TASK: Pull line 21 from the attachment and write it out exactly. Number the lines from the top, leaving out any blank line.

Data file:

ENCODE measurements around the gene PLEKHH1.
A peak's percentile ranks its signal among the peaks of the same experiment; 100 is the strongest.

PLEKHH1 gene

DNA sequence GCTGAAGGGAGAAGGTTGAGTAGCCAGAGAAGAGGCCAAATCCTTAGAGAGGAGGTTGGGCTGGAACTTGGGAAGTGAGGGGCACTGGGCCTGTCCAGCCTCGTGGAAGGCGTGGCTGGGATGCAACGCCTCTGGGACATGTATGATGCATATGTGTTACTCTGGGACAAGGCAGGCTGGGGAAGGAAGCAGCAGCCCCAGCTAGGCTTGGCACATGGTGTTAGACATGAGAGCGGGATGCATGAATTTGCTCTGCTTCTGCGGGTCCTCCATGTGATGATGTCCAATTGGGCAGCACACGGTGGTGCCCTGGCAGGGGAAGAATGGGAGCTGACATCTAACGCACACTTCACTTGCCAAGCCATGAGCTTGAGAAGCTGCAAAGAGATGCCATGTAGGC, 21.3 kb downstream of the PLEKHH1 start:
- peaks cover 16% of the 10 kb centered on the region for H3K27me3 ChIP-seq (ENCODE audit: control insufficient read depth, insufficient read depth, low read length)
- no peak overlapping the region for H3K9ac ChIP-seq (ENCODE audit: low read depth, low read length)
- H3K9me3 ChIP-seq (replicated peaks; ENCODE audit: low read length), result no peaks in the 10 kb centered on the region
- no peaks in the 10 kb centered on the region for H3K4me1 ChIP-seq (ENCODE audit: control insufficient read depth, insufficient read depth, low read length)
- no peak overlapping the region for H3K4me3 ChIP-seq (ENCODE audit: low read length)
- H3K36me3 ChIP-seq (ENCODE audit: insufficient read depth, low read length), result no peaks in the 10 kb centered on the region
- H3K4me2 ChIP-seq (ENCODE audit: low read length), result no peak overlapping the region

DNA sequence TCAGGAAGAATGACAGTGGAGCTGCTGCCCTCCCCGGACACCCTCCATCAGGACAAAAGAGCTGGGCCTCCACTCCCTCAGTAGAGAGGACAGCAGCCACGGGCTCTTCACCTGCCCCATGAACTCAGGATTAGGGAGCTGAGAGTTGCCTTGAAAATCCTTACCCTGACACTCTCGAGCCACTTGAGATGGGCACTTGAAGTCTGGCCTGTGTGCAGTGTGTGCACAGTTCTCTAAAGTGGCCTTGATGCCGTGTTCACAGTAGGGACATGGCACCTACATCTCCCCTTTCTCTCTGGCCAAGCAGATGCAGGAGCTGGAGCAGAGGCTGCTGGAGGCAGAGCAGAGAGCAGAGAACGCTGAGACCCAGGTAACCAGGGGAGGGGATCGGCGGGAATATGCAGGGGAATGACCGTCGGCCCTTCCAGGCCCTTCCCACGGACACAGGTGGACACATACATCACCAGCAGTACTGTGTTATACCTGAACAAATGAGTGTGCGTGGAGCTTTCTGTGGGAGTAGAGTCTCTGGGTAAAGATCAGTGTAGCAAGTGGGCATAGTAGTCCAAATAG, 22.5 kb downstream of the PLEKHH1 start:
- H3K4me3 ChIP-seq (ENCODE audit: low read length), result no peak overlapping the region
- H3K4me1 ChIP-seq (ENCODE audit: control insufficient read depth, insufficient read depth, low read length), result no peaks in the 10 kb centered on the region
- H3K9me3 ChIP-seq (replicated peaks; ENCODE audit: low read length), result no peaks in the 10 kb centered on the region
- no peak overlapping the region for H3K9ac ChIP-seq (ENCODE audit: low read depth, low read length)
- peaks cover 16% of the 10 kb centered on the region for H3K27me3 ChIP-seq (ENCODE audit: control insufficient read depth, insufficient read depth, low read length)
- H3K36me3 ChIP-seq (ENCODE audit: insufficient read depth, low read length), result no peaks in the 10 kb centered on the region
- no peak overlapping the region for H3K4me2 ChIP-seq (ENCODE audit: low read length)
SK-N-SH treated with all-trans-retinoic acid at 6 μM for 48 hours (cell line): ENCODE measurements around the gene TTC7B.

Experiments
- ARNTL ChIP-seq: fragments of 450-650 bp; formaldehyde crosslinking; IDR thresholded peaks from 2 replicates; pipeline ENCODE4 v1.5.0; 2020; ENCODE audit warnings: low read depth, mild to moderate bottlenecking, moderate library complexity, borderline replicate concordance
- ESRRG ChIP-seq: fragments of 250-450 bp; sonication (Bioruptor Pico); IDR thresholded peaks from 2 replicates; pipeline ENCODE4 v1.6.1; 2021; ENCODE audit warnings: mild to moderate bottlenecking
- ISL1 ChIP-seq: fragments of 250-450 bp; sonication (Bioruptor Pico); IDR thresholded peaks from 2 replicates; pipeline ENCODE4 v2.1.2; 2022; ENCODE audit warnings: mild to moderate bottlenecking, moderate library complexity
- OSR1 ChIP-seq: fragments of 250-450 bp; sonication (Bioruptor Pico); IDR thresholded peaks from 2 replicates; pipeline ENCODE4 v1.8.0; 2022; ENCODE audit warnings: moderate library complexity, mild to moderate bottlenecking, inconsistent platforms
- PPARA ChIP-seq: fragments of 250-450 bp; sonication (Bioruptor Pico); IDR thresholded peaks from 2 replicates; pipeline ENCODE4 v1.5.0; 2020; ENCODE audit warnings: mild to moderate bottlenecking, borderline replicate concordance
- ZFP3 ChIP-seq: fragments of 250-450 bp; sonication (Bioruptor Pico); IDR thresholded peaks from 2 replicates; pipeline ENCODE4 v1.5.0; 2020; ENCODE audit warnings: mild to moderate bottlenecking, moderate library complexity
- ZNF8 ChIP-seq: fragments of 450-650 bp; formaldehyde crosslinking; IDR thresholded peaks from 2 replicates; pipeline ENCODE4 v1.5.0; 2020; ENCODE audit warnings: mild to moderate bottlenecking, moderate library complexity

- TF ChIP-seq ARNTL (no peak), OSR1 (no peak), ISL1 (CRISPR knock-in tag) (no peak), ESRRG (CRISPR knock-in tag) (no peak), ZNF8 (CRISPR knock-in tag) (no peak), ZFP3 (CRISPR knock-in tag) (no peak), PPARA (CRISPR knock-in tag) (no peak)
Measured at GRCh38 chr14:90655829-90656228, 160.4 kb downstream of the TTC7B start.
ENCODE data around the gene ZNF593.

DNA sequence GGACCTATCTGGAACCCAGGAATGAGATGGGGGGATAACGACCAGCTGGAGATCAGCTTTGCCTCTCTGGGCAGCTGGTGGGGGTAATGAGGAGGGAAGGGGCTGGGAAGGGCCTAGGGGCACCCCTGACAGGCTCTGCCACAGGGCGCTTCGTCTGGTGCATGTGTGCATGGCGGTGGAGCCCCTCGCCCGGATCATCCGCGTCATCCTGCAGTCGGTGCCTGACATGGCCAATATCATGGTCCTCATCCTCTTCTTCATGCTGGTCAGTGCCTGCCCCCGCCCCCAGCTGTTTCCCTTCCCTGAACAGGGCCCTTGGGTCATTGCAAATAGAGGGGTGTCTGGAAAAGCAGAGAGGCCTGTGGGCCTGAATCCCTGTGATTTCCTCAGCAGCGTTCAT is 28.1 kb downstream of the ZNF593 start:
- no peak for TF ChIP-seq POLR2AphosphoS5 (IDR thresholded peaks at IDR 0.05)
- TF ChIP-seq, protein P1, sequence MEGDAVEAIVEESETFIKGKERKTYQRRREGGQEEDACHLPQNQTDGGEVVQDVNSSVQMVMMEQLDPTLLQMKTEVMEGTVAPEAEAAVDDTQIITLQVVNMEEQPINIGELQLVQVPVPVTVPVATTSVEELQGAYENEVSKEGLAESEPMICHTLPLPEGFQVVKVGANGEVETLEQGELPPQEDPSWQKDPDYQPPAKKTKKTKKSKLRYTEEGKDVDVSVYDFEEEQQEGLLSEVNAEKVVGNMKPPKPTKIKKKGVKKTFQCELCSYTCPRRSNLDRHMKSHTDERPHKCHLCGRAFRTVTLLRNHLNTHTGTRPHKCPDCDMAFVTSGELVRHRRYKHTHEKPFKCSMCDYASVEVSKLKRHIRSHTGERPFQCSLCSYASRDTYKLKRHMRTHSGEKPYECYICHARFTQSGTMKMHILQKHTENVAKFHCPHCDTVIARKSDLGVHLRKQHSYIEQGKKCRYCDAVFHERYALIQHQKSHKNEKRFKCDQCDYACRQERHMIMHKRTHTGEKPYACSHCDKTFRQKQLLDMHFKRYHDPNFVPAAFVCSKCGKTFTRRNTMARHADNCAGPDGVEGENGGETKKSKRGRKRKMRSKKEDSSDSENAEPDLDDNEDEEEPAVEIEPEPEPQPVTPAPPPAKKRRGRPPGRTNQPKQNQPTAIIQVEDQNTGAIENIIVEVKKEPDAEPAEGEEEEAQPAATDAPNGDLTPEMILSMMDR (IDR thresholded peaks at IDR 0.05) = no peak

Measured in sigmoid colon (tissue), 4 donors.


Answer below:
Experiments